Too often churches are working too hard.  Yes, you read that right.  Many churches are working too hard without gaining a significant impact in return.  In other words, we are using way too many assets (i.e., time, energy, hours, capacity, dollars, facility usage) without furthering the mission of making disciple-making disciples. Instead, we are frustrating and burning out people.  The church is spinning its wheels. The world (let alone our communities) is not being transformed.  

Let’s stop the madness!  Let’s work smarter rather than harder.  Perhaps what we’ve done in the past is no longer working.  Let’s try something new.  Let’s evaluate our effectiveness.  Let’s narrow our focus and do fewer ministries well. Let’s concentrate on ministries where a church can have missional impact in their context.  Let’s be willing to experiment, evaluate, and pivot as needed. It doesn’t have to be complicated.  It just needs to be focused, intentional, and strategic.  It’s quite simple. Let’s take the small church as an example. In Mission Possible for the Small Church: Simplifying Leadership, Structure, and Ministries in Small Churches, we identify eight different principles for simplifying ministries for greater impact.  One of those principles is to team up with community organizations who already have infrastructures in place. Lean on their expertise. Don’t reinvent the wheel.  Come alongside them, build relationships, and increase the impact.  Just make sure your organizations’ visions align.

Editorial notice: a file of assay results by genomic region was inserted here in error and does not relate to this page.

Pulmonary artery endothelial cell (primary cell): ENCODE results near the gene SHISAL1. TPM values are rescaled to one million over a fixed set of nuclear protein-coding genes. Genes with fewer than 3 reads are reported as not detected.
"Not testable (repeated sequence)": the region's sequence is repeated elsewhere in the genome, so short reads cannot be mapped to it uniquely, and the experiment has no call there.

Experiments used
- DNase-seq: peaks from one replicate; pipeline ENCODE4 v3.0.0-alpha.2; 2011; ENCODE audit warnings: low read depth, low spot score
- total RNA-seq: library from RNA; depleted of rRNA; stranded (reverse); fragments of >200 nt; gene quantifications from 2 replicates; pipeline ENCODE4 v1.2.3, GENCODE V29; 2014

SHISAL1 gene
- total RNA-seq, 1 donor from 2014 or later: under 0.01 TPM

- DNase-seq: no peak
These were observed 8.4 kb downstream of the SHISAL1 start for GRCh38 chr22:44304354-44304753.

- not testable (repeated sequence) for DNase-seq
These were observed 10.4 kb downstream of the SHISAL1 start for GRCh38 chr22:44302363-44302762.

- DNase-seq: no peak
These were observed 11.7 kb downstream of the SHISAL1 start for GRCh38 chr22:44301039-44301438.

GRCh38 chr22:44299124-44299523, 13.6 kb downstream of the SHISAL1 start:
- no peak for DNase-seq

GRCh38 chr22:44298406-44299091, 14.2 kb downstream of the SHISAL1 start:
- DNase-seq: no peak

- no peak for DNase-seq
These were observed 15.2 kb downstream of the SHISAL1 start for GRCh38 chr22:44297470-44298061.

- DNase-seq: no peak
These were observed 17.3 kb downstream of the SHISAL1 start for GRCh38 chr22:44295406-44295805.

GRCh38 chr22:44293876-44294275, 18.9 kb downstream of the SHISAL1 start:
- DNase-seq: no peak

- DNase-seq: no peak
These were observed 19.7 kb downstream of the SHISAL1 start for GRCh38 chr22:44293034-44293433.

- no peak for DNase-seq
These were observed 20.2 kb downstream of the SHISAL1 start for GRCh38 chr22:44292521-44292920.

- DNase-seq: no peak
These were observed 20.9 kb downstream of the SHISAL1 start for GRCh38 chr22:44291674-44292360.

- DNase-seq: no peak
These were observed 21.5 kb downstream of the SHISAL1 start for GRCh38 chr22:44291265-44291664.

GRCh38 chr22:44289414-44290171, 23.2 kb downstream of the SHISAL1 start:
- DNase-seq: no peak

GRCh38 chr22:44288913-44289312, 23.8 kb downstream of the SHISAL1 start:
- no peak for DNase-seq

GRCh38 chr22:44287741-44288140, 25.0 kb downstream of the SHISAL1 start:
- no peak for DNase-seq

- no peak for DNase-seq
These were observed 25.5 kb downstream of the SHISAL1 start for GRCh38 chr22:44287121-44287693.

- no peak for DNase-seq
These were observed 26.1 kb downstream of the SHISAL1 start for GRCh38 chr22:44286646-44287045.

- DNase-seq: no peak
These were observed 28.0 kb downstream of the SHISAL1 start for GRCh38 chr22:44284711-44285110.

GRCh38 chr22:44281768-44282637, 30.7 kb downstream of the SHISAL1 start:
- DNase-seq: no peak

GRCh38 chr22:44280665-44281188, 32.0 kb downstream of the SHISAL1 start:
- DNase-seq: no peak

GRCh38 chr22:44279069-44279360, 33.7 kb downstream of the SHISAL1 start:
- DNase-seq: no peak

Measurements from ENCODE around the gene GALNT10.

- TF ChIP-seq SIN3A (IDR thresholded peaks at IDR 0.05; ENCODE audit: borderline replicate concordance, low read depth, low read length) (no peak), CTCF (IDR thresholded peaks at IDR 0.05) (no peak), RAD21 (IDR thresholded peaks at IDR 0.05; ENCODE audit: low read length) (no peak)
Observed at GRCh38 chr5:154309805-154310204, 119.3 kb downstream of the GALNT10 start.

Give yourself permission to stop ineffective ministries.  If a ministry, event, or program is no longer serving the original purpose, is no longer effective, or no longer has the support it needs, give it a celebration of life and a funeral!  Quit placing valuable resources into a dying, ineffective ministry.  Reallocate those resources into a ministry with some energy and some potential impact.

Give yourself permission to say no or not in this season.  No church has endless resources. No church has the capacity to do all they want to do. Not every ministry idea lines up with the vision of a particular church.  Someone may have a great ministry idea, but it doesn’t align with the church’s vision. Or there may not be enough capacity or resources to carry the load of that ministry.  Or perhaps it is an individual’s ministry and not the church’s ministry. Release them to do their own personal ministry on their own time and their own dime. It is okay to say no or not now.  In fact, it may be the most faithful answer. 

Being strategic doesn’t have to be complex.  Being strategic doesn’t have to be complicated. Being strategic doesn’t have to be difficult or hard.  In fact, being strategic and intentional makes ministry easier.  Being strategic provides clarity and focus for leadership, budgeting, asset allocation, time allocation, and decision-making.

If you are a small church who has maybe resisted the idea of becoming a strategic church because you thought it was difficult, consider gathering your leaders and studying Mission Possible for the Small Church: Simplifying Leadership, Structure, and Ministries in Small Churches together.  You might be surprised by how simple yet impactful becoming a strategic church can be!